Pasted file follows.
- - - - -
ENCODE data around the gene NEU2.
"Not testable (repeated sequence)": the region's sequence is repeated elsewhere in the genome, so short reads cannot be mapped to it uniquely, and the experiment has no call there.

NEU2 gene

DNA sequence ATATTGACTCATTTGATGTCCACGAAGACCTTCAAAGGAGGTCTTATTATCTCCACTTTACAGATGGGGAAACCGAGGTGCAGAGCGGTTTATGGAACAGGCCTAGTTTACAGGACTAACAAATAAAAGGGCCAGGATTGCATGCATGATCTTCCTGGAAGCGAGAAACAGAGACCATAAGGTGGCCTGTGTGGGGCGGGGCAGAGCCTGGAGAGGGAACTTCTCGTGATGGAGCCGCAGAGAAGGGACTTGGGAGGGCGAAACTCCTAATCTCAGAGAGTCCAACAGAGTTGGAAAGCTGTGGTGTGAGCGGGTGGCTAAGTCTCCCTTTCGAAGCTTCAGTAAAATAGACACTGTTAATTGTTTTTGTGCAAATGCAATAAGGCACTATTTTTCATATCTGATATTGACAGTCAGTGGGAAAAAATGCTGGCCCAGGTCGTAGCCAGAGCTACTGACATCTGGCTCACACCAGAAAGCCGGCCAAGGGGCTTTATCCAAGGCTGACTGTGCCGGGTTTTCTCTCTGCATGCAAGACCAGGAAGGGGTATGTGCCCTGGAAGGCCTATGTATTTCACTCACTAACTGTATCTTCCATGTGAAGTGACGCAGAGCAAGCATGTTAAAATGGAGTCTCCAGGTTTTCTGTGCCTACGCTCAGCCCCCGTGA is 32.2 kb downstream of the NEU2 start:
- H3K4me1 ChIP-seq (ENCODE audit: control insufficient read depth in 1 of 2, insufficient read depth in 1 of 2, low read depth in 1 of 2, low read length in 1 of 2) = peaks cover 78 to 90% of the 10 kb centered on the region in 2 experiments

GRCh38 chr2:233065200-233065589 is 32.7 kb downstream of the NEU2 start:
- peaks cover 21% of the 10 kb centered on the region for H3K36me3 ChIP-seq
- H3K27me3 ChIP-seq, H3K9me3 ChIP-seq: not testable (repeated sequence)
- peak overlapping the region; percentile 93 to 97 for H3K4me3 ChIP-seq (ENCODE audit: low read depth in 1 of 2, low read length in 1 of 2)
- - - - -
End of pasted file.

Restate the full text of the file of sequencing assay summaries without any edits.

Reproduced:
ENCODE data around the gene NEU2.
"Not testable (repeated sequence)": the region's sequence is repeated elsewhere in the genome, so short reads cannot be mapped to it uniquely, and the experiment has no call there.

NEU2 gene

DNA sequence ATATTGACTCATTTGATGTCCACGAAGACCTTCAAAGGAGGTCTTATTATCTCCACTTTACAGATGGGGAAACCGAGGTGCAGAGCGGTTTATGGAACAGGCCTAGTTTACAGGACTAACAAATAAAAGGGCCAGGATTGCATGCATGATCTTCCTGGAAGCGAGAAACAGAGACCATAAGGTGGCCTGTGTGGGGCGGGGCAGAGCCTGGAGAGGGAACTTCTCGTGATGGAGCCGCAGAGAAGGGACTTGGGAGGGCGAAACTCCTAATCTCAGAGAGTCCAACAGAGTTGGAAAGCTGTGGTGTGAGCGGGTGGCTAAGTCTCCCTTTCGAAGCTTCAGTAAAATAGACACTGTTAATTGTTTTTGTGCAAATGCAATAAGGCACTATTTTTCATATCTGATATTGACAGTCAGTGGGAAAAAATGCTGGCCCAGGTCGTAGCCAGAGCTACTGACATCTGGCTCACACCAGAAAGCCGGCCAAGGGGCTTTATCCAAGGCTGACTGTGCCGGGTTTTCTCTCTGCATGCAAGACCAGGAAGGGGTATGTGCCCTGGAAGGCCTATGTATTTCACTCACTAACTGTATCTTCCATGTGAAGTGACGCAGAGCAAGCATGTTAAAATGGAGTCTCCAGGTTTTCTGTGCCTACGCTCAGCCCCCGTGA is 32.2 kb downstream of the NEU2 start:
- H3K4me1 ChIP-seq (ENCODE audit: control insufficient read depth in 1 of 2, insufficient read depth in 1 of 2, low read depth in 1 of 2, low read length in 1 of 2) = peaks cover 78 to 90% of the 10 kb centered on the region in 2 experiments

GRCh38 chr2:233065200-233065589 is 32.7 kb downstream of the NEU2 start:
- peaks cover 21% of the 10 kb centered on the region for H3K36me3 ChIP-seq
- H3K27me3 ChIP-seq, H3K9me3 ChIP-seq: not testable (repeated sequence)
- peak overlapping the region; percentile 93 to 97 for H3K4me3 ChIP-seq (ENCODE audit: low read depth in 1 of 2, low read length in 1 of 2)